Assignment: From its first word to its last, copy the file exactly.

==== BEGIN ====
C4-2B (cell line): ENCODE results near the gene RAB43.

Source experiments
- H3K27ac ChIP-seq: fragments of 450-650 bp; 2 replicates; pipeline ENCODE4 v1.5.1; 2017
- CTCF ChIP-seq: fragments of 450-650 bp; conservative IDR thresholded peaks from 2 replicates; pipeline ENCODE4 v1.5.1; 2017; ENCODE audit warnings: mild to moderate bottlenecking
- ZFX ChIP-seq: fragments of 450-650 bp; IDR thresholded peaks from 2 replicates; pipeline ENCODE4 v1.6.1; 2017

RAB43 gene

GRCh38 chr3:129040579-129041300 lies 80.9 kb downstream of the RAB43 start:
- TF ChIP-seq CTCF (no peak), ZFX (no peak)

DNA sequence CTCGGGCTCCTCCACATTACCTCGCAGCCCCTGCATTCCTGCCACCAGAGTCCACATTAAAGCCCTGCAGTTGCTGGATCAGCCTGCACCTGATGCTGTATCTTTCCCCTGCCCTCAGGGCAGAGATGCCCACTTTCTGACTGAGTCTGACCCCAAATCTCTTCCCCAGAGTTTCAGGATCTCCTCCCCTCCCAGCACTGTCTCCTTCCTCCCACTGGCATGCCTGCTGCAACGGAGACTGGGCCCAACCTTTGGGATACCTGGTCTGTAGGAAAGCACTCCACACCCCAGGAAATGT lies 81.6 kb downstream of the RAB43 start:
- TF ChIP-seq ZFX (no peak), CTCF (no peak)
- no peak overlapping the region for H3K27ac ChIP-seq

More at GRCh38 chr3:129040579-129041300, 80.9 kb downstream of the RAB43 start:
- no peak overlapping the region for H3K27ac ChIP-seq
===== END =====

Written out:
C4-2B (cell line): ENCODE results near the gene RAB43.

Source experiments
- H3K27ac ChIP-seq: fragments of 450-650 bp; 2 replicates; pipeline ENCODE4 v1.5.1; 2017
- CTCF ChIP-seq: fragments of 450-650 bp; conservative IDR thresholded peaks from 2 replicates; pipeline ENCODE4 v1.5.1; 2017; ENCODE audit warnings: mild to moderate bottlenecking
- ZFX ChIP-seq: fragments of 450-650 bp; IDR thresholded peaks from 2 replicates; pipeline ENCODE4 v1.6.1; 2017

RAB43 gene

GRCh38 chr3:129040579-129041300 lies 80.9 kb downstream of the RAB43 start:
- TF ChIP-seq CTCF (no peak), ZFX (no peak)

DNA sequence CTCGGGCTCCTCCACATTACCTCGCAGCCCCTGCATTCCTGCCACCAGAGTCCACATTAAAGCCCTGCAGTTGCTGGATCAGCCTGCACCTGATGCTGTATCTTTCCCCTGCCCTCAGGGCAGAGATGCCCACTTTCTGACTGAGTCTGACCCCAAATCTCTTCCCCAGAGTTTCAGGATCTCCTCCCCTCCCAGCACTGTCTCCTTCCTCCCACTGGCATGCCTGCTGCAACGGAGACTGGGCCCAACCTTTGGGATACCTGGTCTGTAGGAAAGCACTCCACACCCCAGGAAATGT lies 81.6 kb downstream of the RAB43 start:
- TF ChIP-seq ZFX (no peak), CTCF (no peak)
- no peak overlapping the region for H3K27ac ChIP-seq

More at GRCh38 chr3:129040579-129041300, 80.9 kb downstream of the RAB43 start:
- no peak overlapping the region for H3K27ac ChIP-seq